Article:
I suppose some bureaucrats will go home thinking they've done a useful job.

In reply to Ian Parsons:

> Great! You've just snookered my new dietary tactic of switching to warm milk as my crag beverage of choice. Thanks a lot.

If you actually like the smell/taste of warm milk it might not be a problem to you.  I personally find it repulsive.

In reply to Denning76:

> Good move, but without enforcement it will do little (the people who are lighting these fires wouldn't care even if they were aware). Need to stop the sale of the disposable barbecues in the first place.

Stopping someone in Manchester picking one up from their local Tesco to use in the Peak is not really in the Council's remit, though, and you can't blame them for wanting to do something.

 Ian Parsons 28 Apr 2021
In reply to Neil Williams:

> If you actually like the smell/taste of warm milk it might not be a problem to you.  I personally find it repulsive.


You're still young; you'll get there!

In reply to Bulls Crack:

> Unless the police are prepared to back up enforcement PSPO's are of limited effectiveness since they then rely on trained local authority enforcement personnel. I don't know if any National Park staff  fall into this category  

No doubt Derbyshire police will send up drones to hunt down jetboil owners while totally ignoring disposable BBQs. They are tirelessly dedicated to achieving own-goals in community policing and unlikely to miss this opportunity like this

In reply to Neil Williams:

My reading of that makes it an offence to possess a BBQ within a public space of the PDNP or council area. So you can't buy a regular BBQ and get it from the shop to home?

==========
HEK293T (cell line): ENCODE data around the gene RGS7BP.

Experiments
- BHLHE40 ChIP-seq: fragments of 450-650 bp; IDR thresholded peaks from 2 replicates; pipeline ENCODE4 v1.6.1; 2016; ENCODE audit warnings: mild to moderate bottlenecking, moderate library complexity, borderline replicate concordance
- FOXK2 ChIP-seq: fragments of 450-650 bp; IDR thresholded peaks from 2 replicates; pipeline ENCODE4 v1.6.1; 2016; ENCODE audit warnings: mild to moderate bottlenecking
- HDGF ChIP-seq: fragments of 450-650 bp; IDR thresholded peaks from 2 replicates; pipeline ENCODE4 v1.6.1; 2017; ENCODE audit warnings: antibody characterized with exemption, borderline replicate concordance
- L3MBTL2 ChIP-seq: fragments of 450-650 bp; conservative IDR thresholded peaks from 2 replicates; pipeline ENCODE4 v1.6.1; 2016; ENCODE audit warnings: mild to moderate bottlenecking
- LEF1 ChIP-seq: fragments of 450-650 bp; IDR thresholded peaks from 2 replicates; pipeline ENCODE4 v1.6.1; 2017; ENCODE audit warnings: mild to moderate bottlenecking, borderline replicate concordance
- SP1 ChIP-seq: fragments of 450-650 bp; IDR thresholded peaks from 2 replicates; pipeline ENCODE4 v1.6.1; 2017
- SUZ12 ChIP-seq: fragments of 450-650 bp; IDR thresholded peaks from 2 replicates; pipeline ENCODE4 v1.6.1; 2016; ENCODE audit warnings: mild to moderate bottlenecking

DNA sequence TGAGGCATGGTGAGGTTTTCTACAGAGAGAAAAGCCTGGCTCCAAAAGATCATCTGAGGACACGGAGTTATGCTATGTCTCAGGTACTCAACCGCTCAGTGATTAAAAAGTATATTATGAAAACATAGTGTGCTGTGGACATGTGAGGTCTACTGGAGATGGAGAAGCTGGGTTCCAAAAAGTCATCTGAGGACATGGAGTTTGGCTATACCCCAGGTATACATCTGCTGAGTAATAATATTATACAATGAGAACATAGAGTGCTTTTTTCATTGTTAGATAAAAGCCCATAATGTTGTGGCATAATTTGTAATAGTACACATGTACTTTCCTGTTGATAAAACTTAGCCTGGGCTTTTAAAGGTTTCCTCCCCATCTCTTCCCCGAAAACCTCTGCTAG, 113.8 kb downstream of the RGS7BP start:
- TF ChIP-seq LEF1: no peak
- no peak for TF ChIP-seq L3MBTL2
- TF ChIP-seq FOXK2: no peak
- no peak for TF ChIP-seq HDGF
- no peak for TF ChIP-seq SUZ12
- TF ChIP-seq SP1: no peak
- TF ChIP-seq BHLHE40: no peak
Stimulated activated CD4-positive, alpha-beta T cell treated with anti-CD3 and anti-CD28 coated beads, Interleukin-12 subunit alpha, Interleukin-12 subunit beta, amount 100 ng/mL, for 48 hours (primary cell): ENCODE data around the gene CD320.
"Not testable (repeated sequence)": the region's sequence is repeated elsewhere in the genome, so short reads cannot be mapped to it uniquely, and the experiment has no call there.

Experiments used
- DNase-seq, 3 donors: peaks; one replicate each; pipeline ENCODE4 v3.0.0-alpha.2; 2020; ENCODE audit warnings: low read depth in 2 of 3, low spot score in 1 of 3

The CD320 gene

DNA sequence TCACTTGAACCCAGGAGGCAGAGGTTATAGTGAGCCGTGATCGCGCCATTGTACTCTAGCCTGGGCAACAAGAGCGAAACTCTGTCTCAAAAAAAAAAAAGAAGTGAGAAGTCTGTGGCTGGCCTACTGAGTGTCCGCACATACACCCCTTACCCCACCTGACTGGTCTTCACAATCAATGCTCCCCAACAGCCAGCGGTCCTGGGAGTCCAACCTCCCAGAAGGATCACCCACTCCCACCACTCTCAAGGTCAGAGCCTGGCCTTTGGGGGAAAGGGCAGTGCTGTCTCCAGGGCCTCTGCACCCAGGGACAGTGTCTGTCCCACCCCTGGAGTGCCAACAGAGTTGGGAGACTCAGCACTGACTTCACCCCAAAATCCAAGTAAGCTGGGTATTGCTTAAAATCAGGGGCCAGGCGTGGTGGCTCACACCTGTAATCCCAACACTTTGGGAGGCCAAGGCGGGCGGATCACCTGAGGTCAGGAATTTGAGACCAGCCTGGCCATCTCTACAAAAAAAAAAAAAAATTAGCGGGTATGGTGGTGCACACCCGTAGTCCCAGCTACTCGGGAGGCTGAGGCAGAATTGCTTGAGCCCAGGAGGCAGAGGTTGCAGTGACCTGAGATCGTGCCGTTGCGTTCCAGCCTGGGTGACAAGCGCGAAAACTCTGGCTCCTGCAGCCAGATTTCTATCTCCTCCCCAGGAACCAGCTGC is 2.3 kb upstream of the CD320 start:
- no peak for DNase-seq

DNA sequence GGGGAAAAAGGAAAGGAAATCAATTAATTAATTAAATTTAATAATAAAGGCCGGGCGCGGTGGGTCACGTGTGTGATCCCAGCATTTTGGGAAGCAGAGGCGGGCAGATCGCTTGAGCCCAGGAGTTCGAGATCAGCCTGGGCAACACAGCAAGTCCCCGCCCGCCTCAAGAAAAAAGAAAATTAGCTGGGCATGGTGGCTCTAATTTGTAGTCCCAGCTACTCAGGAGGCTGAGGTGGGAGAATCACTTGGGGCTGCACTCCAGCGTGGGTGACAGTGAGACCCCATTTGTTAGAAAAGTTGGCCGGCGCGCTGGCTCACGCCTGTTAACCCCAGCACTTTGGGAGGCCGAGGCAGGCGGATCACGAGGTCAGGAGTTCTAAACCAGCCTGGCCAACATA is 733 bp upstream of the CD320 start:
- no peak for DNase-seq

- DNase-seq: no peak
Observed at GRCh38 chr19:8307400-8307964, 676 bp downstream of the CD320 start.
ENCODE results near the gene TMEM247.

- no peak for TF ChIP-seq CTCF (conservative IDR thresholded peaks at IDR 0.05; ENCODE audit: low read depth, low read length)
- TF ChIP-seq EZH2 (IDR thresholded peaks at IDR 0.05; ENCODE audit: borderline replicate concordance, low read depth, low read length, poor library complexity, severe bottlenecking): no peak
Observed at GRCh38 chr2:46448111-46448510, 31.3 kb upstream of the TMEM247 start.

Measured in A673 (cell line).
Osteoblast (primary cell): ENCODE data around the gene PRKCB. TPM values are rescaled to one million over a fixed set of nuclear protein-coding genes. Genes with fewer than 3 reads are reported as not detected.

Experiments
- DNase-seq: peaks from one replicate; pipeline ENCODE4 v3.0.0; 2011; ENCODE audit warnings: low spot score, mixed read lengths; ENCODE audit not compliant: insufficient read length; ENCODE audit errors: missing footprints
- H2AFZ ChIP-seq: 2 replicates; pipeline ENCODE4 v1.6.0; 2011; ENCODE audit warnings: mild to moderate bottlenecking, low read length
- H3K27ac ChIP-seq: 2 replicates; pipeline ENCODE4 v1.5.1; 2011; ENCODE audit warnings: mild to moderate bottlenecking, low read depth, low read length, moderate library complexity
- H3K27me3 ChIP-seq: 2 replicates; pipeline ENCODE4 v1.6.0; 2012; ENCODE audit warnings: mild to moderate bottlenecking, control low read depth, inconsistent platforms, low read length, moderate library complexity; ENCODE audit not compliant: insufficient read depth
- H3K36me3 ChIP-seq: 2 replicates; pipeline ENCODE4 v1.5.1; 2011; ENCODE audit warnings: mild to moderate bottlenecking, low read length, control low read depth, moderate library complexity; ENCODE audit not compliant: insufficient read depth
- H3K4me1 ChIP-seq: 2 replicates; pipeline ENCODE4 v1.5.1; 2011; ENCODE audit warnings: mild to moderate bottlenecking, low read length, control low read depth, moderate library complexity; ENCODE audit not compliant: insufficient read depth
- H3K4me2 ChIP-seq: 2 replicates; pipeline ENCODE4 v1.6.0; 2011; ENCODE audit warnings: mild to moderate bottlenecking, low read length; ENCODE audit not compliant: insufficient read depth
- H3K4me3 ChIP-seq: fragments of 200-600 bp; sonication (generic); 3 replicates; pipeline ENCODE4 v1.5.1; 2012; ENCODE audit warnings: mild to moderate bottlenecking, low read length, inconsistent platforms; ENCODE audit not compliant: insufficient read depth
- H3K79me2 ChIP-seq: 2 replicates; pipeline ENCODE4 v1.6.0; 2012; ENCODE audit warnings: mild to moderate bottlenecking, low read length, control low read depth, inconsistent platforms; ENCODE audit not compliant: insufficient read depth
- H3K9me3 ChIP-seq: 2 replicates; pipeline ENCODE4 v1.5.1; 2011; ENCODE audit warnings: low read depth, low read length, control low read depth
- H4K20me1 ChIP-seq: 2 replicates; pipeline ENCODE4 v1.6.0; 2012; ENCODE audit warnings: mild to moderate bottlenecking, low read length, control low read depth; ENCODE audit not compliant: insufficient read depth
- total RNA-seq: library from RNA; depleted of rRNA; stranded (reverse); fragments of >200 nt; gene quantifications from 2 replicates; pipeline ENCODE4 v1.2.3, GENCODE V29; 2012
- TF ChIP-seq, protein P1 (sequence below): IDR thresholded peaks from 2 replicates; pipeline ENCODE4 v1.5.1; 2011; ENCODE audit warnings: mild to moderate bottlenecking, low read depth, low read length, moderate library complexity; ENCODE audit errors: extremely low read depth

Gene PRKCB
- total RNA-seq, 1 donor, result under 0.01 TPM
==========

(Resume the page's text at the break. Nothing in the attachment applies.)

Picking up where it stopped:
Whilst I agree with the intentions I wish some of these rushed PSPO were better thought out.

In reply to Neil Williams:

A ban, should be an absolute ban, there shouldn't be any exception for farmers  either. 

 cragtyke 28 Apr 2021
In reply to CantClimbTom:

They might get a good talking to though:

https://www.bbc.co.uk/news/uk-england-leeds-56889623

In reply to summo:

> A ban, should be an absolute ban, there shouldn't be any exception for farmers  either.

Why?  They have to work their land, whereas you don't have to have a BBQ.

In reply to Neil Williams:

> Why?  They have to work their land, whereas you don't have to have a BBQ.

There is no farm work that requires burning. It's lazy old school practices, like burning stubble etc.. which should be consigned to history. There's nothing that can't be ploughed in, composted or left to rot naturally. 

Edit. An exception might be anyone burning Japanese knotweed in a controlled environment. 

Post edited at 17:20
 MNA123 28 Apr 2021
In reply to Bulls Crack:

I'm assuming that due to the PSPO being authorised and the fact that Police Neighbourhood Teams work very closely with the council, regarding their priorities, then I believe this will get policed to a certain degree.

Usually hotspot areas will be targeted, such as where people are regularly going with disposable bbqs and leaving a mess etc. Due to sheer lack of manpower I can't forsee local bobbies patrolling the bottom of stanage and swiping cigarettes out of people's mouths.

In reply to MNA123:

Stanage isn't in the High Peak Council area anyway, it's in the Derbyshire Dales District Council area.

Still don't use disposable BBQs there, though

 MNA123 28 Apr 2021
In reply to Neil Williams:

> Stanage isn't in the High Peak Council area anyway, it's in the Derbyshire Dales District Council area.

> Still don't use disposable BBQs there, though

I stand corrected